- And in the biggest blockbuster left in the term, we predict that SCOTUS will block colleges and universities from using affirmative action and consider race in their admissions processes.
- Bonus: if you want to get a head start on next term’s cases, you can also read our summary of a big case that will be heard in the fall – whether someone can serve as a legal “tester” that goes from business to business looking for – and suing for – alleged violations of the Americans with Disabilities Act (ADA), even if they have no intent of patronizing the business.
Catch Up on Artificial Intelligence
You can’t scroll the news these days without reading about artificial intelligence (AI), so why would you think this list would be any different? Here are some links to help you navigate this exploding field as it applies to the workplace.
- Have you attended a Fisher Phillips AI Workplace Forum yet? It’s the nation’s preeminent space focusing on the intersection of AI and all things employment – the singular place where innovative business leaders will get the news on how AI will be impacting their operations. Join our next biweekly 30-minute rapid-fire session to hear firm leaders discuss the latest AI trends and breaking news. Up for discussion this week: what are some best practices for introducing AI into your workplace so that your employees appreciate the new tools and don’t panic?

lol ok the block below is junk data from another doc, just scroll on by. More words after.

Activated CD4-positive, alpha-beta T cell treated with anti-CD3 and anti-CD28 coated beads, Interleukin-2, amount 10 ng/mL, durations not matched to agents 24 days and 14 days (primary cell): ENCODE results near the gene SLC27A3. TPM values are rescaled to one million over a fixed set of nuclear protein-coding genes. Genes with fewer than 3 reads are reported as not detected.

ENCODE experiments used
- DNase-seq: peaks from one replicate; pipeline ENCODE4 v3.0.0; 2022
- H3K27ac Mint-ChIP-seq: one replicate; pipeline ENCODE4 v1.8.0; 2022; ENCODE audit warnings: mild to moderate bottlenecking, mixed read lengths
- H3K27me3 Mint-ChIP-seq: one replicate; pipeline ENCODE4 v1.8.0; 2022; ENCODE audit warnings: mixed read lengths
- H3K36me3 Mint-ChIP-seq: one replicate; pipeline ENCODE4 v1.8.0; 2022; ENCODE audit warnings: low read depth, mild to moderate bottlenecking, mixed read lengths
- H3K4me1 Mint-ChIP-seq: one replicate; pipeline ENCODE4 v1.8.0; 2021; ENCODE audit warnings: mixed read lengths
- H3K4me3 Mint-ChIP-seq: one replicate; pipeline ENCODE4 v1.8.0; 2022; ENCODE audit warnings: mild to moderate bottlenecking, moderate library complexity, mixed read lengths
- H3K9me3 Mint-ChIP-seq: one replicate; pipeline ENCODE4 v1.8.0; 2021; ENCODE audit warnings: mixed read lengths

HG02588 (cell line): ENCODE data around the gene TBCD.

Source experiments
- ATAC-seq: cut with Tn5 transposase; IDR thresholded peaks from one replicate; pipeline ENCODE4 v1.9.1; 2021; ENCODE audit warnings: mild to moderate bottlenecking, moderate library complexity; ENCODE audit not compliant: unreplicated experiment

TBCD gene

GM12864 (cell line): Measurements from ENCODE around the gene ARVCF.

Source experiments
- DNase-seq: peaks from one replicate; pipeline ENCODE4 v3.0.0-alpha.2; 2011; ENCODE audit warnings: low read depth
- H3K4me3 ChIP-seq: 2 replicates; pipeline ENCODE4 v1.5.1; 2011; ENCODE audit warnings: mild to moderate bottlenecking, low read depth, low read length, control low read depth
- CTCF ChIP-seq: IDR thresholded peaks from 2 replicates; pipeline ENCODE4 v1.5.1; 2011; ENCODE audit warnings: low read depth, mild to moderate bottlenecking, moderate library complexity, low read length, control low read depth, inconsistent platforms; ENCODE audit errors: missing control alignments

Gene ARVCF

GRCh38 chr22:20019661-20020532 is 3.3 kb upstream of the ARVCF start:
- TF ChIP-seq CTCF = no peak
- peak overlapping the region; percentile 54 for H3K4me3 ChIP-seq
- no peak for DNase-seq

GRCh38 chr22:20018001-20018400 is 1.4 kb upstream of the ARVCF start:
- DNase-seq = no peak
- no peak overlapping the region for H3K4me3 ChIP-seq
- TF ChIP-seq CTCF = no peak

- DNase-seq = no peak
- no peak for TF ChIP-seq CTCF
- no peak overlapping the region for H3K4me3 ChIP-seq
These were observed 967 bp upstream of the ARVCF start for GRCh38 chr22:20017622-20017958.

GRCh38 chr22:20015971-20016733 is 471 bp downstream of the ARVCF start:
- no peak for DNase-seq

- The EEOC sent a reminder a few weeks ago that employers using AI will be closely scrutinized for possible discrimination violations. The federal agency released a technical assistance document warning employers deploying AI to assist with hiring or employment-related actions that it will apply long-standing legal principles to today’s evolving environment in an effort to find possible Title VII violations. What are the five things you need to know about this latest development?
- What are your peers and competitors doing in the AI space? Our most recent FP Flash Survey results provide an enlightening glimpse into the state of artificial intelligence in the workplace, and could help guide you as you navigate the AI waters in 2023.
Catch up on Non-Compete Law
It’s been a tumultuous year when it comes to the law surrounding non-compete agreements, and we expect more activity this summer and beyond.
- First things first – the federal government proposed a rule earlier this year that would ban most non-compete agreements. Read our comprehensive FAQs here.
- Just a few weeks ago, we learned that this proposal would be delayed for about a year. What are you supposed to do in the meantime during this limbo period?
- And then last week, the NLRB’s General Counsel announced that many non-compete agreements in effect already violate existing federal law that applies to both unionized and non-unionized workplaces.
- Here’s a good read to guide you whenever you’re forced to decide whether to take legal action against parties who may have violated non-competes or other restrictive covenants.
We will continue to monitor workplace law developments and provide updates when necessary, so make sure you are subscribed to Fisher Phillips’ Insight System to get the most up-to-date information. For further information, contact the authors of the various Insights compiled here or your Fisher Phillips attorney.